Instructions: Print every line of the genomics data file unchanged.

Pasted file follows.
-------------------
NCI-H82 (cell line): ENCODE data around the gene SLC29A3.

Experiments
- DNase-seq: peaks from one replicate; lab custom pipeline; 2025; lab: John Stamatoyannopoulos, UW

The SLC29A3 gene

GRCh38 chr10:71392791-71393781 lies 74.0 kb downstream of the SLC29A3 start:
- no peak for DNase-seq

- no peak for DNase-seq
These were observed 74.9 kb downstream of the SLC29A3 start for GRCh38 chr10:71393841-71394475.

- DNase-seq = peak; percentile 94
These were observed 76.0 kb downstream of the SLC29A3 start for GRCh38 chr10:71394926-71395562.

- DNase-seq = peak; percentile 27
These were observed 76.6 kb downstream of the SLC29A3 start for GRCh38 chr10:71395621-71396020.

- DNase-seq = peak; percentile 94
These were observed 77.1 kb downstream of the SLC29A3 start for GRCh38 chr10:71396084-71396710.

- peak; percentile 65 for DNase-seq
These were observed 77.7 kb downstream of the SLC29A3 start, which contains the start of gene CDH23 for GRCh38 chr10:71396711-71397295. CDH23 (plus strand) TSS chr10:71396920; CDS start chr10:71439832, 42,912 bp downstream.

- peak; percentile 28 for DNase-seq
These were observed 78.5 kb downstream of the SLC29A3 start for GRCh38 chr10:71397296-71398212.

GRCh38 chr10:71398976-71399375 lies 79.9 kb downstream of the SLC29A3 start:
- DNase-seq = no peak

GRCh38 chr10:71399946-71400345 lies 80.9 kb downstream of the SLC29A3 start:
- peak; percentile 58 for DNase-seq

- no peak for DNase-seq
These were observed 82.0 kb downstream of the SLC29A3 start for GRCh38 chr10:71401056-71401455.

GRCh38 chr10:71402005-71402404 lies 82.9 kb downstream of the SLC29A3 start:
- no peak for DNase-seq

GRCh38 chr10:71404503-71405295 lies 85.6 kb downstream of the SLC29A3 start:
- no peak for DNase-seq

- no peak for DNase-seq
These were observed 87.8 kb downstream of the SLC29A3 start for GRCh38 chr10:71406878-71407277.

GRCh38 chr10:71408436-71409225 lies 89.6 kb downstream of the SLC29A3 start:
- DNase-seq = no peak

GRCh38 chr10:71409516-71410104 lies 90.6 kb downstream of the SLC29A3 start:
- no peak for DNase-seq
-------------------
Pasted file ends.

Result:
NCI-H82 (cell line): ENCODE data around the gene SLC29A3.

Experiments
- DNase-seq: peaks from one replicate; lab custom pipeline; 2025; lab: John Stamatoyannopoulos, UW

The SLC29A3 gene

GRCh38 chr10:71392791-71393781 lies 74.0 kb downstream of the SLC29A3 start:
- no peak for DNase-seq

- no peak for DNase-seq
These were observed 74.9 kb downstream of the SLC29A3 start for GRCh38 chr10:71393841-71394475.

- DNase-seq = peak; percentile 94
These were observed 76.0 kb downstream of the SLC29A3 start for GRCh38 chr10:71394926-71395562.

- DNase-seq = peak; percentile 27
These were observed 76.6 kb downstream of the SLC29A3 start for GRCh38 chr10:71395621-71396020.

- DNase-seq = peak; percentile 94
These were observed 77.1 kb downstream of the SLC29A3 start for GRCh38 chr10:71396084-71396710.

- peak; percentile 65 for DNase-seq
These were observed 77.7 kb downstream of the SLC29A3 start, which contains the start of gene CDH23 for GRCh38 chr10:71396711-71397295. CDH23 (plus strand) TSS chr10:71396920; CDS start chr10:71439832, 42,912 bp downstream.

- peak; percentile 28 for DNase-seq
These were observed 78.5 kb downstream of the SLC29A3 start for GRCh38 chr10:71397296-71398212.

GRCh38 chr10:71398976-71399375 lies 79.9 kb downstream of the SLC29A3 start:
- DNase-seq = no peak

GRCh38 chr10:71399946-71400345 lies 80.9 kb downstream of the SLC29A3 start:
- peak; percentile 58 for DNase-seq

- no peak for DNase-seq
These were observed 82.0 kb downstream of the SLC29A3 start for GRCh38 chr10:71401056-71401455.

GRCh38 chr10:71402005-71402404 lies 82.9 kb downstream of the SLC29A3 start:
- no peak for DNase-seq

GRCh38 chr10:71404503-71405295 lies 85.6 kb downstream of the SLC29A3 start:
- no peak for DNase-seq

- no peak for DNase-seq
These were observed 87.8 kb downstream of the SLC29A3 start for GRCh38 chr10:71406878-71407277.

GRCh38 chr10:71408436-71409225 lies 89.6 kb downstream of the SLC29A3 start:
- DNase-seq = no peak

GRCh38 chr10:71409516-71410104 lies 90.6 kb downstream of the SLC29A3 start:
- no peak for DNase-seq